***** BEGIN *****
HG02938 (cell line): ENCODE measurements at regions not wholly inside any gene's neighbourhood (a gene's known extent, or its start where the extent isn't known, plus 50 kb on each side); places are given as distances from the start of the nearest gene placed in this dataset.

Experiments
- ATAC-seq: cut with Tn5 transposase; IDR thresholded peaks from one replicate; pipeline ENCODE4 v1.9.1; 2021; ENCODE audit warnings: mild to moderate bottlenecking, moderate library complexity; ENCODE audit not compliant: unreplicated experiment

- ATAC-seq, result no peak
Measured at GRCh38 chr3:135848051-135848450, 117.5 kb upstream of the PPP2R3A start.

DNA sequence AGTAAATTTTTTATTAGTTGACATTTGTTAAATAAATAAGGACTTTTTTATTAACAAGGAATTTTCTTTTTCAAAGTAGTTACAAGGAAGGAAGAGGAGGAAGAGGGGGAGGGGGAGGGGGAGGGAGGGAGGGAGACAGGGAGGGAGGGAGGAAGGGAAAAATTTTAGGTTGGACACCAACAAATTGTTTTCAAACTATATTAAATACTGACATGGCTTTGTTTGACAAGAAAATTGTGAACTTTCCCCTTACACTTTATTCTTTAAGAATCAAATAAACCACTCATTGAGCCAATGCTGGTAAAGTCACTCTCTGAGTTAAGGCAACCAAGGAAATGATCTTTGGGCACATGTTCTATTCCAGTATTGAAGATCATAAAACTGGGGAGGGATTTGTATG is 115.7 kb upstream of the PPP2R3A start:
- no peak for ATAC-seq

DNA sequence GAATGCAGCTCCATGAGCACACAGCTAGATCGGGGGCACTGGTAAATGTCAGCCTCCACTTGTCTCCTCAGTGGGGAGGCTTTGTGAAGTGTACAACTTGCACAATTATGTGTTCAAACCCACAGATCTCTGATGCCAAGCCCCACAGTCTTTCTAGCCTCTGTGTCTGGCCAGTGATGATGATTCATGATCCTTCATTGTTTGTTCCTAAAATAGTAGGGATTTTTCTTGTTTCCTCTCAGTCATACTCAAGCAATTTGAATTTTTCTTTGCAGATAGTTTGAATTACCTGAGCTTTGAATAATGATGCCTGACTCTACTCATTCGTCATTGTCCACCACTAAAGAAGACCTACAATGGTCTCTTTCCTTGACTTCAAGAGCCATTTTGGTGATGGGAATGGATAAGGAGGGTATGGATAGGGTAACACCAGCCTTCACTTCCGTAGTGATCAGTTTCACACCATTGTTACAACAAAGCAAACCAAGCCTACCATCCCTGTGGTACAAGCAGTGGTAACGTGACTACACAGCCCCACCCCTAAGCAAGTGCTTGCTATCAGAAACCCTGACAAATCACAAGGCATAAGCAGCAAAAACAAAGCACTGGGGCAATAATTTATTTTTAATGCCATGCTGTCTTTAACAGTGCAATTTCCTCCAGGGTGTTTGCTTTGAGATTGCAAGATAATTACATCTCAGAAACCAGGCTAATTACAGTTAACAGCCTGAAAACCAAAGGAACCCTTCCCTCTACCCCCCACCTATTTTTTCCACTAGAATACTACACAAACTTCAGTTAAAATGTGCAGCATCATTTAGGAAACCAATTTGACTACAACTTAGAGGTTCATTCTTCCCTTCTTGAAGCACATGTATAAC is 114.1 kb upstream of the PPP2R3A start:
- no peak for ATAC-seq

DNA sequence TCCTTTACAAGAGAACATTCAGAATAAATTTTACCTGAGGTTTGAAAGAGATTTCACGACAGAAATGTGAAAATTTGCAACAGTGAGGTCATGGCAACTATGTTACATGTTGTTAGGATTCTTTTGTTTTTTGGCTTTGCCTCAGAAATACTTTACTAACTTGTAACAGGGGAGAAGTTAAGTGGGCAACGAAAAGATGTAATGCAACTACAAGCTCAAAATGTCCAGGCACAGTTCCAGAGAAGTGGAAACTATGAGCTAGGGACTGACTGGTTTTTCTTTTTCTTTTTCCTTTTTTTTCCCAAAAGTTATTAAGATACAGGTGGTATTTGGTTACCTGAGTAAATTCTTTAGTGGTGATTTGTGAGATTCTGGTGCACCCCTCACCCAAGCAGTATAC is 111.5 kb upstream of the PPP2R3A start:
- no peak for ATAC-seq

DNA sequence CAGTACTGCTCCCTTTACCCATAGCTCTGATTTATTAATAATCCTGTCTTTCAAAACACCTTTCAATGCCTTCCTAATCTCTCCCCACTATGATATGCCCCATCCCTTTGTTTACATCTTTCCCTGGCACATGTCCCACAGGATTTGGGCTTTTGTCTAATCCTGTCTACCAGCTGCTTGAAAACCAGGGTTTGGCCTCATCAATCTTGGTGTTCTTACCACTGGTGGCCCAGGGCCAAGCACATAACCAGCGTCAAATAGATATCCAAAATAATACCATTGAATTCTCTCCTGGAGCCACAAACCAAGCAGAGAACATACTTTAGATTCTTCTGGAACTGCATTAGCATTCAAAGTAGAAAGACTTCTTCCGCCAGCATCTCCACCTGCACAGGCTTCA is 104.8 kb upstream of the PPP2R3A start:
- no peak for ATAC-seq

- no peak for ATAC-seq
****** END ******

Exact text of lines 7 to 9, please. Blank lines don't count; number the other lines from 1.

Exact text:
- no peak for ATAC-seq

DNA sequence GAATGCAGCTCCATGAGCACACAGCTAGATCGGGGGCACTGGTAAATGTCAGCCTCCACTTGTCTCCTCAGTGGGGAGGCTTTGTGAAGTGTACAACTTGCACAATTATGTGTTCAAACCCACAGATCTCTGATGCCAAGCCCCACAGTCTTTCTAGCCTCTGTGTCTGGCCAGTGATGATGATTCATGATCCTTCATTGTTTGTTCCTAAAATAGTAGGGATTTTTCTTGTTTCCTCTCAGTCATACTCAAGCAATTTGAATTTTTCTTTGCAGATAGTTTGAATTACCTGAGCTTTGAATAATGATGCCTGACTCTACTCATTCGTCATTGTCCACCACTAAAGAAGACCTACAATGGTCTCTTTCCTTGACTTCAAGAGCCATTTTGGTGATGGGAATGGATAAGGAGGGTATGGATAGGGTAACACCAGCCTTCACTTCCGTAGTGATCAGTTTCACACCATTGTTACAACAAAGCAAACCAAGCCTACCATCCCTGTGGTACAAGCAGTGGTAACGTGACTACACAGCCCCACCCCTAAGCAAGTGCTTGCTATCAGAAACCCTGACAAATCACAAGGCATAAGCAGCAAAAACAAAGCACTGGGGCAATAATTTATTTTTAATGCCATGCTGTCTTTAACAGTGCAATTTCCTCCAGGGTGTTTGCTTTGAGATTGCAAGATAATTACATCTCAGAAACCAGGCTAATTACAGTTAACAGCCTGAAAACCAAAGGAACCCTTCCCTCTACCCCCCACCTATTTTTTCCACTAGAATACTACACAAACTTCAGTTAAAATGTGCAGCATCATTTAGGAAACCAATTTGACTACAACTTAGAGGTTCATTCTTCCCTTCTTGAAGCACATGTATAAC is 114.1 kb upstream of the PPP2R3A start:
- no peak for ATAC-seq